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JS: IIFE(Immediately-invoked function expression ) and safe code

Sometimes we need to declare the function and call it immediately. Below code does that, it can also accept the parameter:

var firstname = “John”;

(

function(name){

var greetings = “hello “;

console.log(greetings + name);

}(firstname)

);

So we will see “hello John”. What happens here is that we wrapped the anonymous function inside the (); brackets. This allows to declare the anonymous function. Because JS compiler treats everything inside () as declaration. Then we add function and call it

(funciton() {

}()   // execute it

);

second () actually invokes the function. The rest is easy we just pass the variable that we need. You can see the first example.

My understanding is that this approach is used in many frameworks.  It also possible to put the execute brackets () outside the function wrapper. Both are ok:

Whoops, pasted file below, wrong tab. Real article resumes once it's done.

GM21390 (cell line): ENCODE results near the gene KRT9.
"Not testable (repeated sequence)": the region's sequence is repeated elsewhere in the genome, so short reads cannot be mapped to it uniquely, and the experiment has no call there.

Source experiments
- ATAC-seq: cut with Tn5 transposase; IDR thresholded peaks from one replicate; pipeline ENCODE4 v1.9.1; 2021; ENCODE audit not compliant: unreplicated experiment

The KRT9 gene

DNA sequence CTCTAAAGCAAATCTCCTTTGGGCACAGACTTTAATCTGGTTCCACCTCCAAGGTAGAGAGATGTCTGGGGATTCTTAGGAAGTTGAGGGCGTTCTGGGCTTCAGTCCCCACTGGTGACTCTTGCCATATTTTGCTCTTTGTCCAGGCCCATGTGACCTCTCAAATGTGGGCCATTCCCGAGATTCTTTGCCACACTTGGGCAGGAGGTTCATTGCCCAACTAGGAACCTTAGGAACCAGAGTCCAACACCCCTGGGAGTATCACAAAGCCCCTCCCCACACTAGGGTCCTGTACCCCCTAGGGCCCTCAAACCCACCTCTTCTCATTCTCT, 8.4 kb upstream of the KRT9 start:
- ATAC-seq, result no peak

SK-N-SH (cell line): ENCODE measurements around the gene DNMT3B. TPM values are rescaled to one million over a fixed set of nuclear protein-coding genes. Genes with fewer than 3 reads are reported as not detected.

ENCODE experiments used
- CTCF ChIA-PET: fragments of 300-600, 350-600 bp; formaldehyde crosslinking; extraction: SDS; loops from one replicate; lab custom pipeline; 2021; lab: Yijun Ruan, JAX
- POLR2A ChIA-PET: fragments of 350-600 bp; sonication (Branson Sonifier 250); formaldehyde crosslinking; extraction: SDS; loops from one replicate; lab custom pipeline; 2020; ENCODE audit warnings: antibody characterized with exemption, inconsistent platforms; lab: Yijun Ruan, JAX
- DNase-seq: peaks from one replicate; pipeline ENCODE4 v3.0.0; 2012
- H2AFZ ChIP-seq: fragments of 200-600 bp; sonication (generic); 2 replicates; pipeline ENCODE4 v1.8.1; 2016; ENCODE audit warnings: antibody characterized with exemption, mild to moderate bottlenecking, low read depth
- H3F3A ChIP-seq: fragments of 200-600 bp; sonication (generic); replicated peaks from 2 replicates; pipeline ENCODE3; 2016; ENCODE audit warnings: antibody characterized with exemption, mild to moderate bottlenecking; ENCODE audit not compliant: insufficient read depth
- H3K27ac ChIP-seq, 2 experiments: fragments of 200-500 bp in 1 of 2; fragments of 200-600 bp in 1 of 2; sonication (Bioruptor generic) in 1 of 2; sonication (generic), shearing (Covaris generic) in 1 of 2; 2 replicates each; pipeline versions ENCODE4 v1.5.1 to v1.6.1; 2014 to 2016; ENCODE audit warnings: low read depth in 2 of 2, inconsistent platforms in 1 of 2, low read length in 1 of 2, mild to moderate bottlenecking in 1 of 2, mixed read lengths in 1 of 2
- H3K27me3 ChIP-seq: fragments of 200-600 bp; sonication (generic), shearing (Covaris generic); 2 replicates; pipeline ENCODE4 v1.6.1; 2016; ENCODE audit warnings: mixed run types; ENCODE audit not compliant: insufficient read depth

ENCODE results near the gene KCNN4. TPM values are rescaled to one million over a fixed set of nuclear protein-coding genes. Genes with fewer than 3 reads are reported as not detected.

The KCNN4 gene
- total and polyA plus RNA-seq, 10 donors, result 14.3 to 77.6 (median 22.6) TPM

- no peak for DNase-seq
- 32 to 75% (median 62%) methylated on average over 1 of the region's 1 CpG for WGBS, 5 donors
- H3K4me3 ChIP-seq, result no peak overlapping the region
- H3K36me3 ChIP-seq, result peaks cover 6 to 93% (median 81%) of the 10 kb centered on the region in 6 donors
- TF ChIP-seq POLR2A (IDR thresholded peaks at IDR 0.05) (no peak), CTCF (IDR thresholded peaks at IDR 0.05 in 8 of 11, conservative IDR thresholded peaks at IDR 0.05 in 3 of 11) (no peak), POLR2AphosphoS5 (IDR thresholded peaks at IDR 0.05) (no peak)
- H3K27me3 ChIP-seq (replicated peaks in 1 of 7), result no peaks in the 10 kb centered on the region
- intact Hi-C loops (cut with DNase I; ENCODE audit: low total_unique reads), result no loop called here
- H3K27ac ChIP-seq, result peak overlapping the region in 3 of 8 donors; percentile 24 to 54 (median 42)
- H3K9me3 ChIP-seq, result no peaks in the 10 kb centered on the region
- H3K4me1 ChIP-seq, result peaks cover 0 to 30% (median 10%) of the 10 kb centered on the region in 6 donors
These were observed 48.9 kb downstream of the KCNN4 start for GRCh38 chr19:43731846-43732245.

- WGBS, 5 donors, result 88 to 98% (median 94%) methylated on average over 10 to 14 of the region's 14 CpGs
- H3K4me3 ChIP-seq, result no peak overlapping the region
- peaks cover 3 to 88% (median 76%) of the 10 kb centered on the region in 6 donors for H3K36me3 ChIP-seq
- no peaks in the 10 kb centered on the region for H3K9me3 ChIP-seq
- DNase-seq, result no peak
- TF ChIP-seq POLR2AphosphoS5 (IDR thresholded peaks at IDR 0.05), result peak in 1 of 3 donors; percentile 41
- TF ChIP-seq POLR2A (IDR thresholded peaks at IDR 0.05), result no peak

(funciton() {

}

)(); // execute it here, both are ok

The beauty of the above code is that it’s safe. By that I mean that this code will run inside it’s own execution context and not global one.

So, variable “greetings” will not clash with variables with same name, but from other places in code.

If, however, we want to overwrite some existing global variable we can do it this way:

File 1, has this code:

var greetings = “Hola”;

File 2, has this code:

var firstname = “John”;

(

function(global, name){

var greetings = “hello “;

global.greetings = “hello”;

console.log(greetings + name);

}(window, firstname)

);

console.log(greetings); // this will output “hello”

// however if we don’t overwrite it, then it will show “Hola”

JS: storing function inside array and calling that function

We can store function inside the array and call it.

Ex.:

var arr = []; // note this creates array in js

var obk = {} // this creates empty ojbect

Ex.2:

var arr = [ “1”,

2,

false,

{ name = “James”,

address = “Mulholland Drive”

},

function(name){

var greeting = “hello “;

console.log(greeting+name);

}

]

Now we have different variables inside our array, we even have another array and function!

To call the stored function:

Note: to call the method use arr[4]()

arr[4](arr[3].name);  // this will get the name from the array under index 3 and pass it to the function

// output will be: hello James